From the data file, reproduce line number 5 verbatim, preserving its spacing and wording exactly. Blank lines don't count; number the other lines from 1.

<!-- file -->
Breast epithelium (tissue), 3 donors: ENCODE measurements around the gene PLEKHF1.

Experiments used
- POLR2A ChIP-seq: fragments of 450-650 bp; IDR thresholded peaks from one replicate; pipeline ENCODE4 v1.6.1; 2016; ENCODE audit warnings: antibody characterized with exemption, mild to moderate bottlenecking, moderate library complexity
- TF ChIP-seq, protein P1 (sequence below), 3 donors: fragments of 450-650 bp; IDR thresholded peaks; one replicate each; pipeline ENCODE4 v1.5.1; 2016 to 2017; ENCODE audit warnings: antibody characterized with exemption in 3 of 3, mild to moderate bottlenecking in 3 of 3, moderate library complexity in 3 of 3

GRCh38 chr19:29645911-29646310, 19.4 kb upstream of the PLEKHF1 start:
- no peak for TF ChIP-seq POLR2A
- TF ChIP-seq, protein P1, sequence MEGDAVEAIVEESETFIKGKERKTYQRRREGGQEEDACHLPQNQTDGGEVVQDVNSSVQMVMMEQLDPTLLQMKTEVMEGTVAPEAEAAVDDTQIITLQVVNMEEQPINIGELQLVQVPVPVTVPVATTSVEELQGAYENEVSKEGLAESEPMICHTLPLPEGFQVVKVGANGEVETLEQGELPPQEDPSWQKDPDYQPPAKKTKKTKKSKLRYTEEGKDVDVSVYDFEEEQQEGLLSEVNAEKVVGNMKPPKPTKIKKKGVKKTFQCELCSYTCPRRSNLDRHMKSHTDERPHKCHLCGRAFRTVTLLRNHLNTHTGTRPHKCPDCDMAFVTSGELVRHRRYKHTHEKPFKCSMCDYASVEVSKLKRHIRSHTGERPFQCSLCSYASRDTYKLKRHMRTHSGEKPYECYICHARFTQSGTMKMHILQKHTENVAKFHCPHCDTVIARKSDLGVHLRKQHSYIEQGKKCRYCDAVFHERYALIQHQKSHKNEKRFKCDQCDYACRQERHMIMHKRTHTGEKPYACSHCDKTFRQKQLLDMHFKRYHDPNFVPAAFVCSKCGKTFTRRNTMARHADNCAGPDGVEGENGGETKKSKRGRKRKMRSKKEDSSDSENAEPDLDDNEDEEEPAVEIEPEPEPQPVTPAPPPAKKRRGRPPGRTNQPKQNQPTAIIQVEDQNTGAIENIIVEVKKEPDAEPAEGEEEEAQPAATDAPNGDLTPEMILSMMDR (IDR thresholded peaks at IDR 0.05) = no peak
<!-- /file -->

GRCh38 chr19:29645911-29646310, 19.4 kb upstream of the PLEKHF1 start: